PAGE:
Three STDs In US Reach Record High CDC Says

Rates of three STDs in the US reach record high as Chlamydia makes the highest spike, CDC says

Sexually Transmitted Diseases have been reported to hit their highest incidence in recent times following four years of steady rise with Chlamydia having the highest spike. This was revealed at the National STD Prevention Conference in Washington by the Center for Disease Control and Prevention following recent data reports.



It has been revealed that although the United States has demonstrated advances in preventive medicine, there was an unprecedented increase in the incidences of gonorrhea, syphilis, and chlamydia in recent times. This has considerably generated concerns among policymakers and healthcare providers calling on the government to declare the scourge a public health crisis.

“It is time that President Trump and [Health and Human Services] Secretary [Alex] Azar declare STDs in America a public health crisis,” David Harvey, the Conference co-host and the Executive Director of the National Coalition of STD Directors, said.

The incidence of STDs in the US, Chlamydia’s dramatic climb

 In the country, there were 2,365,744 reported incidences of gonorrhea, syphilis, and chlamydia. Interestingly, chlamydia accounted for over 70% (1,708,569 cases of chlamydia) of this number of cases. The documentation for Chlamydia did not start until 1984. However, the incidence of gonorrhea and syphilis in the U.S. in 1941 was 679,028.

Chlamydial infections in women are often asymptomatic. Hence, their numbers could be more than the preliminary survey reveals. When untreated, however, the infection could result in pelvic inflammatory disease (PID),  a major cause of infertility, ectopic pregnancy, and chronic pain in the pelvic region.

Smaller communities were not left behind in the trend. In the small county of Wichita 789 cases were ported in 2016 as revealed by the recently released County Health Rankings. This amounts to a rate of 606 per 100,0 which were higher than both the Texas and U.S. averages of 520 and 497, respectively. However, figures have improved for Wichita County in the past two years.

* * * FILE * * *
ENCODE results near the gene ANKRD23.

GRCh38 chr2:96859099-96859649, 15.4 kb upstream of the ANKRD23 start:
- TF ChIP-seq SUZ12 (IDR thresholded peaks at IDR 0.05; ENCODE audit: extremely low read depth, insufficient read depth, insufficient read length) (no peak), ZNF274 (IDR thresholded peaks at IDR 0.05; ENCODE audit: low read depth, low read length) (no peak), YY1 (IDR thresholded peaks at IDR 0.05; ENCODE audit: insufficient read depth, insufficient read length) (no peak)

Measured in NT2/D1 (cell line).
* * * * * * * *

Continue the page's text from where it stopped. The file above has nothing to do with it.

Syphilis is also a rising concern, endangering babies

In a similar vein, there has been an observed increase in the incidence of syphilis. Asides from the reproductive system, Syphilis which is caused by the bacterium Treponema pallidum can affect the nervous system and other organs if left untreated. Syphilis is most commonly transmitted through sexual contact. It can however also be transmitted from mother to baby – congenital syphilis which could be a life-threatening infection. Hence, this recent increase does not just threaten the U.S health indices, it puts the lives of babies on the line.

Experts seeking a cause as stigmatization poses a major limitation

Experts have tried to find out the reasons for these incidences. There has been an increase in risky sexual behaviors with many invoking the use of opioids and many having sex without a condom. Contrary to the logical thoughts of the possibility of a higher frequency of sexual intercourse, The CDC reports sexual activity is decreasing in the country. The biennial General Social Survey found an increase of 4 percent in the proportion of those not having sex.  The percentage has increased from 18 to 22 percent in the last 20 years.

The number of those aged between 18 and 30 who reported having sexual intercourse twice in the previous month went down from three-quarters in the early 2000s to two-thirds by 2016.

A major setback in intervention is the stigma of identifying people with STDs as promiscuous. This is a possible cause of people not getting tested which leads to the delay of the treatment.




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